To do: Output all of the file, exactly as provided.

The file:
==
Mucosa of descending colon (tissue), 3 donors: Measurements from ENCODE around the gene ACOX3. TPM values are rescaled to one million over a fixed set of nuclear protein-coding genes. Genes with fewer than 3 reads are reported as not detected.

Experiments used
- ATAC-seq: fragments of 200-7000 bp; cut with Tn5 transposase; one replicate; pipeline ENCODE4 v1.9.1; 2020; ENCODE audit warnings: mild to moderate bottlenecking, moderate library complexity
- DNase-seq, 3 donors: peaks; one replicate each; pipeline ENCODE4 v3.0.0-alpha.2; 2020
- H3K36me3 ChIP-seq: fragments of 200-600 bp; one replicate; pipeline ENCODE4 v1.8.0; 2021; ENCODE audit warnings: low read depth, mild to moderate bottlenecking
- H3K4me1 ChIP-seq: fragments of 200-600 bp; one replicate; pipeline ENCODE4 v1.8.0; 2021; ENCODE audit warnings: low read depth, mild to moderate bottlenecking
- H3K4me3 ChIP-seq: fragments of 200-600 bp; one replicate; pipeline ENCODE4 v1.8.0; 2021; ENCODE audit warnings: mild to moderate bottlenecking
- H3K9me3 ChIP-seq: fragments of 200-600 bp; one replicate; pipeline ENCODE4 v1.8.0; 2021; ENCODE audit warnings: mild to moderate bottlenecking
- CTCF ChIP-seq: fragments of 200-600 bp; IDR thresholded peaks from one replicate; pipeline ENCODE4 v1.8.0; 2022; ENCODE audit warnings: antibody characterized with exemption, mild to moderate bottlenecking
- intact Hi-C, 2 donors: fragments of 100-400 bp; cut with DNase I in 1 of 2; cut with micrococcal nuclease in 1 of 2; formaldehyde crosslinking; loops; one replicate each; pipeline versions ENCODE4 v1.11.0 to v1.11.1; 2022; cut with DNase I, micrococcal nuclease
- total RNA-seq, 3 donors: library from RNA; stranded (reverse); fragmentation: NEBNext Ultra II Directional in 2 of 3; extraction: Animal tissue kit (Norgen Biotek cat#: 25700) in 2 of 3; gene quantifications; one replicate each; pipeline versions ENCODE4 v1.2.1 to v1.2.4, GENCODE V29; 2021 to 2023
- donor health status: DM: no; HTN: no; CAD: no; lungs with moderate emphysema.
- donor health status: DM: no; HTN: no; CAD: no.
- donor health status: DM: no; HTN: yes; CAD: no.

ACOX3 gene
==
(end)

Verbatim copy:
Mucosa of descending colon (tissue), 3 donors: Measurements from ENCODE around the gene ACOX3. TPM values are rescaled to one million over a fixed set of nuclear protein-coding genes. Genes with fewer than 3 reads are reported as not detected.

Experiments used
- ATAC-seq: fragments of 200-7000 bp; cut with Tn5 transposase; one replicate; pipeline ENCODE4 v1.9.1; 2020; ENCODE audit warnings: mild to moderate bottlenecking, moderate library complexity
- DNase-seq, 3 donors: peaks; one replicate each; pipeline ENCODE4 v3.0.0-alpha.2; 2020
- H3K36me3 ChIP-seq: fragments of 200-600 bp; one replicate; pipeline ENCODE4 v1.8.0; 2021; ENCODE audit warnings: low read depth, mild to moderate bottlenecking
- H3K4me1 ChIP-seq: fragments of 200-600 bp; one replicate; pipeline ENCODE4 v1.8.0; 2021; ENCODE audit warnings: low read depth, mild to moderate bottlenecking
- H3K4me3 ChIP-seq: fragments of 200-600 bp; one replicate; pipeline ENCODE4 v1.8.0; 2021; ENCODE audit warnings: mild to moderate bottlenecking
- H3K9me3 ChIP-seq: fragments of 200-600 bp; one replicate; pipeline ENCODE4 v1.8.0; 2021; ENCODE audit warnings: mild to moderate bottlenecking
- CTCF ChIP-seq: fragments of 200-600 bp; IDR thresholded peaks from one replicate; pipeline ENCODE4 v1.8.0; 2022; ENCODE audit warnings: antibody characterized with exemption, mild to moderate bottlenecking
- intact Hi-C, 2 donors: fragments of 100-400 bp; cut with DNase I in 1 of 2; cut with micrococcal nuclease in 1 of 2; formaldehyde crosslinking; loops; one replicate each; pipeline versions ENCODE4 v1.11.0 to v1.11.1; 2022; cut with DNase I, micrococcal nuclease
- total RNA-seq, 3 donors: library from RNA; stranded (reverse); fragmentation: NEBNext Ultra II Directional in 2 of 3; extraction: Animal tissue kit (Norgen Biotek cat#: 25700) in 2 of 3; gene quantifications; one replicate each; pipeline versions ENCODE4 v1.2.1 to v1.2.4, GENCODE V29; 2021 to 2023
- donor health status: DM: no; HTN: no; CAD: no; lungs with moderate emphysema.
- donor health status: DM: no; HTN: no; CAD: no.
- donor health status: DM: no; HTN: yes; CAD: no.

ACOX3 gene